Porn, a dying or thriving industry?

May day rosesImage by Kounelli via Flickr

I’m going to write a post about pornography today. It’s a difficult thing to write about because its hard to not regress to being childish about pornography; its not something you talk about in polite company, and its an easy thing to snigger about.

However in the US it’s a $15billion industry and has perfected two systems without which the web would be a different place today (online subscriptions and online streaming).

A couple of weeks ago I read an article about youporn (sfw Wikipedia link). This is one of the top 40 most trafficked sites online, and their annual revenue is around $1.5 MM, with 15 million + monthly visitors. That is some atrocious monetization, less than a cent per user per month and with costs attached to it.(and if you look at the proportion that it is of the $15billion you realize that as a smut peddler this is not where you want your business to be going)

Youporn is part of porn 2.0 phenomena, which like web 2.0 means that there is the danger of huge audiences without a clear monetizing strategy. The content is ripped from licensed content (sound familiar?) and amateur content that people post. Associated with the industry there is a host of issues; mostly rights for copyrighted work and age accreditation for amateur content. Which means that in addition to the huge hosting fees you also need a large staff to monitor and take down content.

It doesn’t seem like an easy way to make money (on a related note I once interviewed someone who ran paid ad search ads for a porn site, and said he could only do the keyword research and writing ad copy in the afternoon, as it turned his stomach a little in the morning). The rest of the industry is up in arms about these cowboys devaluing their product, pirating it and removing all their revenues from DVD sales and online subscriptions. (DVD sales are falling the fastest). They’re trying to create premium content (one of the latest movies a rip-off of Pirates of the Caribbean cost $3MM, and apparently made this back). However like the music industry there is a lot of head in the sand behavior about how to best approach this. If content creation and distribution is democratized, then what are the studios offering that you can’t get elsewhere. It’s a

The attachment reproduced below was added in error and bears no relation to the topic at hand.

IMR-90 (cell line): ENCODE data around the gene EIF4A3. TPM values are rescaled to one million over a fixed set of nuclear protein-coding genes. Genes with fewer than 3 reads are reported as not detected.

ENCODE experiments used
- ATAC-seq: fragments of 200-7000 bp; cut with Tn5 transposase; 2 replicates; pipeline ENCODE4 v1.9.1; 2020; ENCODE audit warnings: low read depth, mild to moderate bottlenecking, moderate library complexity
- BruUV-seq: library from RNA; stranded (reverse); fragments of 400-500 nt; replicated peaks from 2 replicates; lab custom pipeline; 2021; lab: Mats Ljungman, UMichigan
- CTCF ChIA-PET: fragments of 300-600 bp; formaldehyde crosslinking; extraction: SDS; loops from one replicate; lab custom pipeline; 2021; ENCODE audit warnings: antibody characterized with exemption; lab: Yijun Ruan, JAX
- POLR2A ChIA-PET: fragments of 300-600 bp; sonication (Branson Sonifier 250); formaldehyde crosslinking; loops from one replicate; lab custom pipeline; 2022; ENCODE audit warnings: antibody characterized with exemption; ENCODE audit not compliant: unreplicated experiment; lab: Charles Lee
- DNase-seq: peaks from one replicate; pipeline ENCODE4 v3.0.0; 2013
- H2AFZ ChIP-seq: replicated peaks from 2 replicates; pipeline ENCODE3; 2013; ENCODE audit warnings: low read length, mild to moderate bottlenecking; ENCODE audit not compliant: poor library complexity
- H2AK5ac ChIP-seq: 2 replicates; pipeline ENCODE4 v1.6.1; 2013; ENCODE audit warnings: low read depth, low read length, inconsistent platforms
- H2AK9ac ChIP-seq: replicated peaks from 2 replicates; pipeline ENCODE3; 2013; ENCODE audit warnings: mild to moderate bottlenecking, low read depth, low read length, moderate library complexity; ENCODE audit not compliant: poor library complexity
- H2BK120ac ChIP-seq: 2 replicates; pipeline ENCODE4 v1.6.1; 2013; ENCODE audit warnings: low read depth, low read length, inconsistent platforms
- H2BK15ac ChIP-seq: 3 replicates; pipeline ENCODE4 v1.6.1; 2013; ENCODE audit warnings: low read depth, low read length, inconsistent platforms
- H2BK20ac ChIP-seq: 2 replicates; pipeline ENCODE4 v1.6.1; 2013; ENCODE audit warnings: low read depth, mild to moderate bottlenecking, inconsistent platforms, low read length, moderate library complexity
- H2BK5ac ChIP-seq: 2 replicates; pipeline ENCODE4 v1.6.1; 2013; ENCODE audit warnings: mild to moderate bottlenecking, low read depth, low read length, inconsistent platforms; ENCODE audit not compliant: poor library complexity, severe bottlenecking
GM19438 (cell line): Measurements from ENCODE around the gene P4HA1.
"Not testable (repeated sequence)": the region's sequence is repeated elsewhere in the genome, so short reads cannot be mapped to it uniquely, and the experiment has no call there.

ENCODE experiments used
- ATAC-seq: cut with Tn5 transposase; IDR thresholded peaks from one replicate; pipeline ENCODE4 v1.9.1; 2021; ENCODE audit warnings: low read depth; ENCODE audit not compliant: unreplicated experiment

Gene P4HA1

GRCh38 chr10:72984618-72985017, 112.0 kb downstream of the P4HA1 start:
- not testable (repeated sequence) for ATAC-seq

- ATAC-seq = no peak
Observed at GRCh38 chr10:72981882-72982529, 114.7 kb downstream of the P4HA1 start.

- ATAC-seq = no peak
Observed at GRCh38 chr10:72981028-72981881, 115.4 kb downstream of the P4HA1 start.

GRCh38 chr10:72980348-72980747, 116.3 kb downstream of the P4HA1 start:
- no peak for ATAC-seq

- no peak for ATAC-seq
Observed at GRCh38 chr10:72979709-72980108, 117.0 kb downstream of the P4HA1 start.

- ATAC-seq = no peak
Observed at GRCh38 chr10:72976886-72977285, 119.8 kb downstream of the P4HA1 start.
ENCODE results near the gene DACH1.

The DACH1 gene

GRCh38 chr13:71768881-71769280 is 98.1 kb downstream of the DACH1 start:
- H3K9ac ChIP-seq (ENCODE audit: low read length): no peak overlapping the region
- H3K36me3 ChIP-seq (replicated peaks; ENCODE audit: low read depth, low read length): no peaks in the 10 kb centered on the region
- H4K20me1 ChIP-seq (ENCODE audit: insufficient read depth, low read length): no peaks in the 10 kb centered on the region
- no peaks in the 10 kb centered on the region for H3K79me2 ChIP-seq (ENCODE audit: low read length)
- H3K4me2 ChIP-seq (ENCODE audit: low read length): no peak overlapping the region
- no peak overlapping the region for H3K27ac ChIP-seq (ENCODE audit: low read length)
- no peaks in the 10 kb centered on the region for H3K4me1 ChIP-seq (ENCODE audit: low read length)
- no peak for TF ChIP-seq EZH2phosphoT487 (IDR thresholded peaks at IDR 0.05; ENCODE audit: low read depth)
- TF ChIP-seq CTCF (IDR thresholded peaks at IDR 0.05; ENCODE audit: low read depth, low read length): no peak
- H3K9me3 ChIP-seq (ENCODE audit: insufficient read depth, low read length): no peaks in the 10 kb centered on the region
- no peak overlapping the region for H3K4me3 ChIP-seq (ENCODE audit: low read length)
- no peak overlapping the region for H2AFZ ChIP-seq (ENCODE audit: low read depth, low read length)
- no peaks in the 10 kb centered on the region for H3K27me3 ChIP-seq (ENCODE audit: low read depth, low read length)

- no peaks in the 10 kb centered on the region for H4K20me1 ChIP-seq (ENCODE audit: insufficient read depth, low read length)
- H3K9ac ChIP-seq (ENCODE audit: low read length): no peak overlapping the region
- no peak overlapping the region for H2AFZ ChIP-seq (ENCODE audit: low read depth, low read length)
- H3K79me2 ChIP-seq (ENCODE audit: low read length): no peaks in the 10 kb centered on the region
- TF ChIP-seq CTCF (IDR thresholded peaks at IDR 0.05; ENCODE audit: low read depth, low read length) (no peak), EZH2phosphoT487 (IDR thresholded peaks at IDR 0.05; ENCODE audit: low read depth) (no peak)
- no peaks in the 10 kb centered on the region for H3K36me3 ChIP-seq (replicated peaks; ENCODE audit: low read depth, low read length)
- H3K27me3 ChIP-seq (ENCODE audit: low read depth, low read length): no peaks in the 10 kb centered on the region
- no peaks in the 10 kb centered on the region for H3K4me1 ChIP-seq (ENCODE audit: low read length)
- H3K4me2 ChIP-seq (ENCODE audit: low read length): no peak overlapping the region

conumdrum that the internet is causing with the movie studios, music industry, newspapers and numerous other industries.

So what are my conclusions and recommendations for the industry? I think they like the music industry are doing things to differentiate their content from that that is available online; one person’s box set with 180g vinyl is another person’s hi-def big budget porn epic with DVD extra’s. One thing that porn doesn’t have which music does it the touring revenues which seem to be supplanting the content sales (Coldplay are charging eur110 for their cheapest tickets for their concerts at a a Dutch football stadium, and they’re playing four nights. That’s a lot of handbags for Gwyneth). I’m not sure how this could be done without breaking a lot of decency laws, but we know that there is a core of under-fans who will pay for the extras; watching movies being made, tours, autograph etc (as this is a family blog I won’t speculate further). Similarly I’m interested if they led the way in the past if the porn industry will crack the monetization question within web 2.0 (which is apparently freemium, but we’ll see)
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Required reading-April edition

Brightness from my magic river...!!!Image by Denis Collette…!!! via Flickr

I have read a couple of interesting posts recently;
1) How to make freemium work, learn from the experts
2) Lessons on monetization from tencent
3) the acquisition channel you weren’t aware of, passed links

Read these, they’ll make you cleverer (or get you to ask some good questions)Related articles by Zemanta

Defending your budget

Revenue and Expenses to GDP 1993-2007Image via Wikipedia

In these bumpy economic conditions one of the first things that happens is that budgets get re-examined. If you’re making revenue and profit this can also happen, so the best thing to do is be prepared. I’ll outline a couple of strategies that you can use, firstly to safeguard your budget;
1) Try this ; “in order to safeguard revenues we have to ensure that we have a decent amount of prospects flowing through the funnels, by decreasing spend we will impact revenues
2) Look at spend; how does spend vs revenue compare YoY. If you’re spending similar this can be justified.
3) A downturn is the best time to win. Whilst others are covering their ass and consolidating you have more opportunity to get out there and scoop up all the customers.

Then the day comes when your protestations don’t work any longer, and you’re forced into a cost-cutting exercise. These five steps will help you do this more effectively;
1) Where aren’t you making much money (geographic area, product line, marketing program). Chop this areas first.
2) Ensure that you have watertight ROI calculations to back up your argument (this is obvious, but still crucial when you’re talking revenue)
3) How has your media costs changed (for us search is flay YoY and display costs have decreased), this will give you a cushion